Missing (1982)

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Released 21-Mar-2005

Cover Art

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Details At A Glance

General Extras
Category Drama None
Rating Rated M
Year Of Production 1982
Running Time 117:32 (Case: 123)
RSDL / Flipper Dual Layered Cast & Crew
Start Up Menu
Region Coding 2,4 Directed By Costa-Gavras

Universal Pictures Home Video
Starring Jack Lemmon
Sissy Spacek
Melanie Mayron
John Shea
Charles Cioffi
David Clennon
Richard Venture
Jerry Hardin
Richard Bradford
Joe Regalbuto
Keith Szarabajka
John Doolittle
Janice Rule
Case ?
RPI $14.95 Music Vangelis

Video Audio
Pan & Scan/Full Frame None English Dolby Digital 2.0 mono (192Kb/s)
Widescreen Aspect Ratio 1.85:1
16x9 Enhancement
16x9 Enhanced
Video Format 576i (PAL)
Original Aspect Ratio 1.85:1 Miscellaneous
Jacket Pictures No
Subtitles English for the Hearing Impaired Smoking Yes
Annoying Product Placement No
Action In or After Credits No

NOTE: The Profanity Filter is ON. Turn it off here.

Plot Synopsis

The rebirth of the “political film” has just begun.

In 2005 unsuspecting audiences viewed Terry George’s Hotel Rwanda, George Clooney’s Good Night, and Good Luck, Fernando Meirelles’ The Constant Gardener, Paul Haggis’ Crash and Sally Potter's Yes and were confronted with difficult subject matters that needed to be explored, especially in our current political climate.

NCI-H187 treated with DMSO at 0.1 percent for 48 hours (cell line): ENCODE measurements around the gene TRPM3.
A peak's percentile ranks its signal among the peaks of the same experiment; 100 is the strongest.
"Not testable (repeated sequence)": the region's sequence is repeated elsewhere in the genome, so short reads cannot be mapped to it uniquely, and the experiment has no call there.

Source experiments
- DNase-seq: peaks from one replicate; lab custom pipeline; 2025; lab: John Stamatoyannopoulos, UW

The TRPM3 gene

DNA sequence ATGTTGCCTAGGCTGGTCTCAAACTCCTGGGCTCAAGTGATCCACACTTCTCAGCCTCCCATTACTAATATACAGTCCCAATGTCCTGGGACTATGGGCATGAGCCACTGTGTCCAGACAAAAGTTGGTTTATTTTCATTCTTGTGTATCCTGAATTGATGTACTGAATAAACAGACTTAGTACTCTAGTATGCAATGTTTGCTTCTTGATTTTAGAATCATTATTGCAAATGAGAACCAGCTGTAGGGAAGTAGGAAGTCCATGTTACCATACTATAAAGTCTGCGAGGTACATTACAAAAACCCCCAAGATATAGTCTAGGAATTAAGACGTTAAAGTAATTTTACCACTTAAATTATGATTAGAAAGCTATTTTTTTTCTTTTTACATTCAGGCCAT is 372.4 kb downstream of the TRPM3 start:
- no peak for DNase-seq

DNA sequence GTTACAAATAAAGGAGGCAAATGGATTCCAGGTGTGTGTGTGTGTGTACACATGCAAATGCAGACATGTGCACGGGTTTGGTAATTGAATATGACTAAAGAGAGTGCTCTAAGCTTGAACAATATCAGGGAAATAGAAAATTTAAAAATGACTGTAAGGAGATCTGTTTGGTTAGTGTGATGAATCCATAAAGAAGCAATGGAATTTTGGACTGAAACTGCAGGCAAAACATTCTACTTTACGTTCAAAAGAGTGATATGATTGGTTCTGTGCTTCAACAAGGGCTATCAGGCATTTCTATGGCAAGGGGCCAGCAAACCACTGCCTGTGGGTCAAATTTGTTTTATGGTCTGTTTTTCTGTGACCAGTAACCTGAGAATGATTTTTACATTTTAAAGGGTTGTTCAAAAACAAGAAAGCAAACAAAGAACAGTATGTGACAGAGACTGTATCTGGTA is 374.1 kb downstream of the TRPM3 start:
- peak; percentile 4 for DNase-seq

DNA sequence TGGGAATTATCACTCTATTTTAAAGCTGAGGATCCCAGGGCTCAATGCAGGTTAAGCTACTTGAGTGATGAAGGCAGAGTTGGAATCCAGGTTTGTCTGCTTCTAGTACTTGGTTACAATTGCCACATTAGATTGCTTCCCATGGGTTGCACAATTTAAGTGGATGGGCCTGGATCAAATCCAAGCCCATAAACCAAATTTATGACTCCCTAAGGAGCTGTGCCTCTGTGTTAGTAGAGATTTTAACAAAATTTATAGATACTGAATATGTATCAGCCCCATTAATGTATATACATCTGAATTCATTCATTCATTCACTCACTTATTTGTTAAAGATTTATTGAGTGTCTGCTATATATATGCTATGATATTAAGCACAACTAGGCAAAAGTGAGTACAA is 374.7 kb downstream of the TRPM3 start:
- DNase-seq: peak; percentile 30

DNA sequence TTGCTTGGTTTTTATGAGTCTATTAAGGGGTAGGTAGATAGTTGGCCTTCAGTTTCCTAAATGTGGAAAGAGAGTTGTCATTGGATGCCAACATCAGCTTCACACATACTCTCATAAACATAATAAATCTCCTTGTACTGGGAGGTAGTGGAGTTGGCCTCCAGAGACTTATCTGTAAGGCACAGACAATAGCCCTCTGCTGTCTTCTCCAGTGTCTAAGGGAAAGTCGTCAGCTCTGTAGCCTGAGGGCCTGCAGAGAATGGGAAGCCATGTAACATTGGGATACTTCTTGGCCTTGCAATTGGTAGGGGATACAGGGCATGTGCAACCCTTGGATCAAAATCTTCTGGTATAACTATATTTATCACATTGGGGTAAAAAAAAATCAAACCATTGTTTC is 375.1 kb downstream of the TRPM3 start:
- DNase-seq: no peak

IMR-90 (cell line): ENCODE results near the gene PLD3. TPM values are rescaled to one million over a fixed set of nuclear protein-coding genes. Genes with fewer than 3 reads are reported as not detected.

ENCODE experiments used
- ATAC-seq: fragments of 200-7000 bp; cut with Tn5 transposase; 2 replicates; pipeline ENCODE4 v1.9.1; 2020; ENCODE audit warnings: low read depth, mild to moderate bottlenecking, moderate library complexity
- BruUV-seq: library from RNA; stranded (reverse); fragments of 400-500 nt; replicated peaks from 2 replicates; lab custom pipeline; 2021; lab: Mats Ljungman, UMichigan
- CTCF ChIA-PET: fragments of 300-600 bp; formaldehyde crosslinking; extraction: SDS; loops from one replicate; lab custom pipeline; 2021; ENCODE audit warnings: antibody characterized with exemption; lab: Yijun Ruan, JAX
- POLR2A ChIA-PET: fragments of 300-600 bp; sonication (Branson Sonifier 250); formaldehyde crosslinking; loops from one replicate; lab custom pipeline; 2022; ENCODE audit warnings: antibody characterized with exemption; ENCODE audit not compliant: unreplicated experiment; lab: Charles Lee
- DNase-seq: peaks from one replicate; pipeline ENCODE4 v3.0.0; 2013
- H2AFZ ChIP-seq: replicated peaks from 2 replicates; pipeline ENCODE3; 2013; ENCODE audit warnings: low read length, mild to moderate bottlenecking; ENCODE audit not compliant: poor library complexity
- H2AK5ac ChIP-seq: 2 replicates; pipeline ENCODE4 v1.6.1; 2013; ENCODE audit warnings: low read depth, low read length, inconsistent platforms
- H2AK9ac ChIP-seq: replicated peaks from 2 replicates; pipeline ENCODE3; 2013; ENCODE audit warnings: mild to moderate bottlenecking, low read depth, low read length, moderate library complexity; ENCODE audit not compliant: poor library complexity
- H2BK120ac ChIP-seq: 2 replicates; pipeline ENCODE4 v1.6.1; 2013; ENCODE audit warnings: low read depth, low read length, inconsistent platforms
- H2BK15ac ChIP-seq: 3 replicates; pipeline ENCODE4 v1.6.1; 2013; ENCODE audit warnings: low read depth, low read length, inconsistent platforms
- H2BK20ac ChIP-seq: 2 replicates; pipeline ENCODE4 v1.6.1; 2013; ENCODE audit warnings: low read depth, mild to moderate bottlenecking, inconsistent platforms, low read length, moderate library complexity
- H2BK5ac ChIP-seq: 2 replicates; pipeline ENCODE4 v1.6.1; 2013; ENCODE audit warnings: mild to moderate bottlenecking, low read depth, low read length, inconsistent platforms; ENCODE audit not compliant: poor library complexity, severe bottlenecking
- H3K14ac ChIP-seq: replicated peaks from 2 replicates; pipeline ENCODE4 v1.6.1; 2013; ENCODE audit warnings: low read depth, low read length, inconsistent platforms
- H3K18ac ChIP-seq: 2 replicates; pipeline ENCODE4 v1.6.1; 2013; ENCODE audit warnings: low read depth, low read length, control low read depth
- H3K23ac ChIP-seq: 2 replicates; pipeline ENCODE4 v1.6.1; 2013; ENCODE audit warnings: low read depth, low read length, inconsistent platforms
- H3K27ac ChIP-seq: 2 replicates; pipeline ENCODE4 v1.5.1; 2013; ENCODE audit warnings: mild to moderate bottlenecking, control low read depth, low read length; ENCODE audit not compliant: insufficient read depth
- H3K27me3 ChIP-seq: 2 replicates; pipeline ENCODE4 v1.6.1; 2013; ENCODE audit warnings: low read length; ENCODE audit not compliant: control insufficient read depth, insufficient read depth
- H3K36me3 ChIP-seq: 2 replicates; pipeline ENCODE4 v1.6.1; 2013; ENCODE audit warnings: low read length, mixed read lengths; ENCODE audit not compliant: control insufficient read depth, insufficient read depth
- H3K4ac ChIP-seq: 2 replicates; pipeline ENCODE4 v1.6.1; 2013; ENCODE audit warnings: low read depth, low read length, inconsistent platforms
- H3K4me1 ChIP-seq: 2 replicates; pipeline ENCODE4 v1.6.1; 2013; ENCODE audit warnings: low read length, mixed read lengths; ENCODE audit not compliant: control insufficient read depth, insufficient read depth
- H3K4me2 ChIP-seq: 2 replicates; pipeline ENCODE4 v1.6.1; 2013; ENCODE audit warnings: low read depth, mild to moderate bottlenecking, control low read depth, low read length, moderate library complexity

This year Australian audiences will further explore war, corruption and fear in films such as Stephen Gaghan’s Syriana, Steven Spielberg’s Munich, Sam Mendes’ Jarhead, Niki Caro’s North Country, Andrew Niccol’s Lord of War, Richard Linklater’s Fast Food Nation, Paul Greengrass’ Flight 93 and Oliver Stone’s Untitled September 11 project.

Such an array of fact based, politically themed films recalls the days of Warren Beatty, Robert Redford, Sidney Lumet, Alan Parker, Richard Attenborough, John Sayles, Alan Parker, Oliver Stone and Costa-Gavras.

Costa-Gavras is an important figure in the political film scene as he courts controversy with each film project. Notable works are Z (1969) in which Costa-Gavras openly condemned the Greek junta system, State of Siege (1973) which details the struggle between Uruguay's government and the leftist Tupamaro guerrillas and Amen (2002) which explores the links between the Vatican and Nazi Germany. Missing (1982) would be the director’s first foray into Hollywood. Missing (1982) explored the coup of General Augusto Pinochet in Chile in 1973 and was based on the non-fiction book Missing by Thomas Hauser released the same year.

The film is based on the true story of American journalist Charles Horman, who disappeared in the aftermath of the coup against President Salvador Allende. Interestingly State of Siege (1973) was filmed on location in Chile under the Allende presidency and was released shortly before the US-backed coup that brought to power the fascist-military dictatorship of General Augusto Pinochet. Costa-Gavras’s experience within Chile would certainly lend authenticity to the production of Missing (1982).

Missing (1982) stars the late Jack Lemmon as Ed Horman, the conservative father of Charles Horman (John Shea). Ed Horman, a business man who resides in the New York and is a Christian Scientist, learns of his son’s disappearance and turns to the US Government for answers. He finds himself in an unspecified South American country in the hope of finding his son after the brutal and bloody aftermath of the dictatorship, only to be confronted with his own demons and worst fears. Lemmon’s portrayal of Ed Horman is beautifully conceived and his plight is both unsettling and poignant. The role earned Lemmon a Best Actor in a Leading Role Academy Award nomination in 1983.